I don’t know what makes a good cornetto. If you had me perform a blind taste test between a croissant and a cornetto, I could tell you which one was which, for sure. If you gave me two different croissants, I would have no problem describing the differences between them. If you gave me two cornetti, however, there would be some difficulties. While I enjoy eating them, I haven’t had enough in my life to be able to distinguish a so-called good one from a poorly made one.
One of my favorite parts of my weekend routine is indulging in a little slice of croissant heaven. Unfortunately, I’m in Italy this year and won’t be finding any brilliant croissants. There will be no blog posts where I complain that Italians, like the English, just don’t understand French patisserie. My special morning routine will involve a cornetto e un vero cappuccino. While I’m excited to dip my toes into the realm of Italian patisserie, I will miss my beloved croissants. The flavor of a cornetto is lovely, but there is a crescent shaped, buttery spot in my heart where the croissant lives.
Before I get started tasting the different varieties of cornetto that Pavia (and Italy in general) has to offer, I did a bit of research so I can know what to expect going into the bar.
Italians may also call a cornetto a brioche, generally depending on the region (the north tends to use brioche while the south and center prefer cornetto). Translating cornetto to croissant is tempting, but the two breakfast pastries are quite different . Italian cornetti are usually filled with pastry cream, marmalade or nutella. Instead of ordering a un cornetto semplice (a plain cornetto), you order un cornetto vuoto (an empty cornetto) if you want a pastry without any filling.
There are a variety of differences between the croissant and cornetto that go beyond filling. Here’s a great recipe if you’re looking for one!
I am not going to attempt to describe the cornetti that I eat in Italy. I have no idea how to. Instead, I’ll recount my stories and experiences sampling the different cornetti vuoti in Pavia. All accompanied by a cappuccino, of course.
On the Thursday morning of my first week in Pavia I knew it was time to indulge in one of my favorite hobbies: breakfast pastry with coffee and a book. Walking around the city for the previous days I’d passed countless bars and gazed in, wondering how they worked, who went in there and, most importantly, if their cornetti were any good. So far all the coffee I’d consumed at Italian bars was more than disappointing. While the temptation to play the safe route and eat a bowl of cereal was enticing, I knew that I’d be much happier learning to navigate one of my favorite worlds. So I went.
I went to the first bar that I came across upon leaving my house, which was probably less than two minutes away. Taking I deep breath, I walked in, went up to the bar and placed my order: un cornetto vuoto e un cappuccino per piacere. Seeing a couple empty tables, I went to sit down, taking the cornetto that was promptly placed on a ceramic plate with a paper napkin with me.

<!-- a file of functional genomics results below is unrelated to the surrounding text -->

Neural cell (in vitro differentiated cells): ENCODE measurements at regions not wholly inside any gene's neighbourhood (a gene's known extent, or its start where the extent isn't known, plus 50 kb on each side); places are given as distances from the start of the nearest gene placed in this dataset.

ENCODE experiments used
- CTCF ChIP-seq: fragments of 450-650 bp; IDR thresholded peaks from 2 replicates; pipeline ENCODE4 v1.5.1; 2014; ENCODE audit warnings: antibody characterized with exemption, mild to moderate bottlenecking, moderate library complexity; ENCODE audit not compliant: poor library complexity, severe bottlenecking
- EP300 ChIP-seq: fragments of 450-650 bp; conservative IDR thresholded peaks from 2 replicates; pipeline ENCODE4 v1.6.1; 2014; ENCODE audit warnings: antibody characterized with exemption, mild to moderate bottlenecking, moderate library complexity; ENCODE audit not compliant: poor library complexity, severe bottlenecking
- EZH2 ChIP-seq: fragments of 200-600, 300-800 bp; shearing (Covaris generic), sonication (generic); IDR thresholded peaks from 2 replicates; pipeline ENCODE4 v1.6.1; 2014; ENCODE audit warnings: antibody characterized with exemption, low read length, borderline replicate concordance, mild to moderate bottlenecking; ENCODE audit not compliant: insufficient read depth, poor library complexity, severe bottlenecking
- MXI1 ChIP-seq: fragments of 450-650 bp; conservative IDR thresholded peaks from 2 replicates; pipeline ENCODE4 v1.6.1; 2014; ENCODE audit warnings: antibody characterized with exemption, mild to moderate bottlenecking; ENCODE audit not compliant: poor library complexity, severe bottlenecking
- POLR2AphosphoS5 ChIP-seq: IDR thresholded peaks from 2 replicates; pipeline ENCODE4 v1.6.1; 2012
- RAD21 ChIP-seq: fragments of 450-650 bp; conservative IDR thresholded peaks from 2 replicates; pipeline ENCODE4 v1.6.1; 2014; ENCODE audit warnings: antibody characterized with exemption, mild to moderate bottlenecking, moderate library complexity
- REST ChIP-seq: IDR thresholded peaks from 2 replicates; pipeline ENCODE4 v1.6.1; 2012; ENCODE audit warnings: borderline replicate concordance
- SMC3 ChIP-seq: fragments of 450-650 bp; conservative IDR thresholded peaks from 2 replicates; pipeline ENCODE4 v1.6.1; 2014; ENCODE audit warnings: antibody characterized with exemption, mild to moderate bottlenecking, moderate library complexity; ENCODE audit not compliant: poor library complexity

It took a while to get my cappuccino, an Italian bar is busy in the morning, but I patiently sat waiting, rereading one of my favorite books. There was a variety of people inside, but they all seemed so unlike me. They weren’t the people who you find in Almondine, Ceci Cela or Dominque Ansel. There was a man standing at the back of the bar playing with what seemed to be a slot machine. There was an old couple sitting down with their tiny espresso cups reading La Reppublica and an endless stream of people stopping at the bar, throwing back un caffè after stirring in a single sugar and leaving immediately.
My cappuccino arrived looking mediocre. That’s how cappuccini look in Italy, I’ll have to get over it. I took a sip, I ripped off a piece of the cornetto, my fingers sticky from the sugar-y outside. I tasted it; dense, sweet and apricot-y. I ripped off another piece and dipped it in the foam of my cappuccino. I didn’t care that I was, theoretically, eating the cornetto improperly. Ripping off small bits instead of biting directly into it helped me enjoy it.
It was bigger than it looked. Inside was completely dense, not air-filled like my favorite croissants. That butter flavor wasn’t there, it was more brioche-like. Slowly, I ate the cornetto and drank my cappuccino at the same time. They worked well together, balancing the flavors out. By the end I was full, my hands were sticky and I still had a bit of coffee left.
The elder couple was still reading their newspaper, espresso tazzine long-gone empty. The person playing with the slot machine seemed to have won something, if the ringing that erupted was any indication. I sat for a few more moments, reading. There was no ambiance and I didn’t linger. I simply went to the register, paid and left.
I miss the lovely atmosphere of my favorite New York City cafes that try to model themselves on French boulangeries, only to make themselves feel even more American. I miss feeling free to linger and linger and linger. Maybe that cafe exists in Pavia, maybe I just have to keep searching. I left meeting place, receipt in my wallet, not eager to go back but glad for having gone.
Do you have a morning breakfast ritual?